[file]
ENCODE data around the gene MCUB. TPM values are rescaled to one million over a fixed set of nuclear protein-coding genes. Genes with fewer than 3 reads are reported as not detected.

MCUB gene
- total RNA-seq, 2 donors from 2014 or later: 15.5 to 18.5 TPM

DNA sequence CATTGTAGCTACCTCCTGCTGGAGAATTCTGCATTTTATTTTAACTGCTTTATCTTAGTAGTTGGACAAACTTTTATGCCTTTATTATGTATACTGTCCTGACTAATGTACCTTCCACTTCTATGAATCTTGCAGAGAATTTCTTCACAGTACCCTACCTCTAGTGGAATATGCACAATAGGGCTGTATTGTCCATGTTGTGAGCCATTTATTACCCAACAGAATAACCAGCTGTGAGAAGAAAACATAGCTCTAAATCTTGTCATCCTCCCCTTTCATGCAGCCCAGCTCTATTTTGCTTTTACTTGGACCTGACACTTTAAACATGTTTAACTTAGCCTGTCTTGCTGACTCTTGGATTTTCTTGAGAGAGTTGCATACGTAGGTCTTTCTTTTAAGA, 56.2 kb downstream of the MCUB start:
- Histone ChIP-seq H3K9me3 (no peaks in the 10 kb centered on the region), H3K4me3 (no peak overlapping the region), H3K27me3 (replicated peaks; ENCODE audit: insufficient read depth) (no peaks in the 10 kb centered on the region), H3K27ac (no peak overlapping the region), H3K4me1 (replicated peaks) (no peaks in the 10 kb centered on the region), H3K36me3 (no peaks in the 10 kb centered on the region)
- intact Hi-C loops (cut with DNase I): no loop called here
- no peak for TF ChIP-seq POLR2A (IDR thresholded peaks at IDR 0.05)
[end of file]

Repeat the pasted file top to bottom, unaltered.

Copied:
ENCODE data around the gene MCUB. TPM values are rescaled to one million over a fixed set of nuclear protein-coding genes. Genes with fewer than 3 reads are reported as not detected.

MCUB gene
- total RNA-seq, 2 donors from 2014 or later: 15.5 to 18.5 TPM

DNA sequence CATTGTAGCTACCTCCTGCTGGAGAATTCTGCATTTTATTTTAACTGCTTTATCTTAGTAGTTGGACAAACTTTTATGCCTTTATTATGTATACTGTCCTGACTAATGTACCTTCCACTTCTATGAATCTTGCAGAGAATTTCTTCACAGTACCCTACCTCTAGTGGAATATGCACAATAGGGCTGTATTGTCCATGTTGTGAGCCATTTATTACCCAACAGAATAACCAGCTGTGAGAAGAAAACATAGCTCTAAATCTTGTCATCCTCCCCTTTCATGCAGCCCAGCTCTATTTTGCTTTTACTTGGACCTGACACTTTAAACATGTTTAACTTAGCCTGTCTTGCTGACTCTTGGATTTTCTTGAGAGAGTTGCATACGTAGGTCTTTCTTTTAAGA, 56.2 kb downstream of the MCUB start:
- Histone ChIP-seq H3K9me3 (no peaks in the 10 kb centered on the region), H3K4me3 (no peak overlapping the region), H3K27me3 (replicated peaks; ENCODE audit: insufficient read depth) (no peaks in the 10 kb centered on the region), H3K27ac (no peak overlapping the region), H3K4me1 (replicated peaks) (no peaks in the 10 kb centered on the region), H3K36me3 (no peaks in the 10 kb centered on the region)
- intact Hi-C loops (cut with DNase I): no loop called here
- no peak for TF ChIP-seq POLR2A (IDR thresholded peaks at IDR 0.05)